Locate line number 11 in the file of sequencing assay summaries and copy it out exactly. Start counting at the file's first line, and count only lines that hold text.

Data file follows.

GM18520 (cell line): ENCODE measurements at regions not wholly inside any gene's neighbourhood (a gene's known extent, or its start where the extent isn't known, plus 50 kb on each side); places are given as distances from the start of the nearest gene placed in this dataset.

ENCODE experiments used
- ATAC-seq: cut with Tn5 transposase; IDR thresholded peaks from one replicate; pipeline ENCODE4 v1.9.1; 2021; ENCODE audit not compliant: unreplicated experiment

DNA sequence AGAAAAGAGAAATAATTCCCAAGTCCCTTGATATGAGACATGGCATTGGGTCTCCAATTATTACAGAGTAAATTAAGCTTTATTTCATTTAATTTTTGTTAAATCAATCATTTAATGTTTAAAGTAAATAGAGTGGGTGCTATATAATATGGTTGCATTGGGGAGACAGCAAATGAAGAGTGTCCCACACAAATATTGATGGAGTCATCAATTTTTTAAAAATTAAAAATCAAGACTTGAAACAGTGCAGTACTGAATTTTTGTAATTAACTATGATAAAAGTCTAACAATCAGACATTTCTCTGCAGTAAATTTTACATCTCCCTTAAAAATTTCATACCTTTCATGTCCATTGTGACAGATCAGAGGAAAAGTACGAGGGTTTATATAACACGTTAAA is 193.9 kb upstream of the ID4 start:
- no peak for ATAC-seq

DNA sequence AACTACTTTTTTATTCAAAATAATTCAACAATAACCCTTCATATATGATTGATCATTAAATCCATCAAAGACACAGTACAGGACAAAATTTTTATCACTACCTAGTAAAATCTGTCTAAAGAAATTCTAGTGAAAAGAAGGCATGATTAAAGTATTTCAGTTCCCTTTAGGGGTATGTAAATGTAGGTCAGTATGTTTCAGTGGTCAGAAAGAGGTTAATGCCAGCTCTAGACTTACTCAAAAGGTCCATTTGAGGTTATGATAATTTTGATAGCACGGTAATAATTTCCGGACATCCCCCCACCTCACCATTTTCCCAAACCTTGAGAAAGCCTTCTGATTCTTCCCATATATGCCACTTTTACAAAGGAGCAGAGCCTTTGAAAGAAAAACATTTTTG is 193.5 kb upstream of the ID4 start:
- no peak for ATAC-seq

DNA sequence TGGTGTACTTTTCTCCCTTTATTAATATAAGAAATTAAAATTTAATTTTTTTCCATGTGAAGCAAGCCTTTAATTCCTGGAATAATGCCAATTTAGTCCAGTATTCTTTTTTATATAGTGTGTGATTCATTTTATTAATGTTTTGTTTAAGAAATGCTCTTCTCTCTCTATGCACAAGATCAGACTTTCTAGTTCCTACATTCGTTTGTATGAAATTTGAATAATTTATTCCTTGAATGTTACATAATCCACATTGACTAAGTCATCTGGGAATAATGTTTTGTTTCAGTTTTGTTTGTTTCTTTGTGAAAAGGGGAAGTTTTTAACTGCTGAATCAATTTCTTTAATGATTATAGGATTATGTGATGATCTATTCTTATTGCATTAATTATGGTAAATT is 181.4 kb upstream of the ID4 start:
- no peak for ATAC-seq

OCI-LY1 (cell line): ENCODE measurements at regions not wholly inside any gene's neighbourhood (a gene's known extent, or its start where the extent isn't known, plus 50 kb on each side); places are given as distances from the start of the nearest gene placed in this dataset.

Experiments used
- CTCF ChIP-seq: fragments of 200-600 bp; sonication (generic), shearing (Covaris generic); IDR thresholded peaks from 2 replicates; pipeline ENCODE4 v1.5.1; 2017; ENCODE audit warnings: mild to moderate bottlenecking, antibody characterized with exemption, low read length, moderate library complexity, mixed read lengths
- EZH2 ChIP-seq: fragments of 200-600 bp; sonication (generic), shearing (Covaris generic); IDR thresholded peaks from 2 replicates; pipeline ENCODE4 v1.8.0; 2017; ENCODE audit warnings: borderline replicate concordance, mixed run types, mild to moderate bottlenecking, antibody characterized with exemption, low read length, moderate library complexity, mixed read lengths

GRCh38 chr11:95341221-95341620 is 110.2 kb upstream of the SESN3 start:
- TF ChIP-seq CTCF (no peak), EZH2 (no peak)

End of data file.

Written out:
Experiments used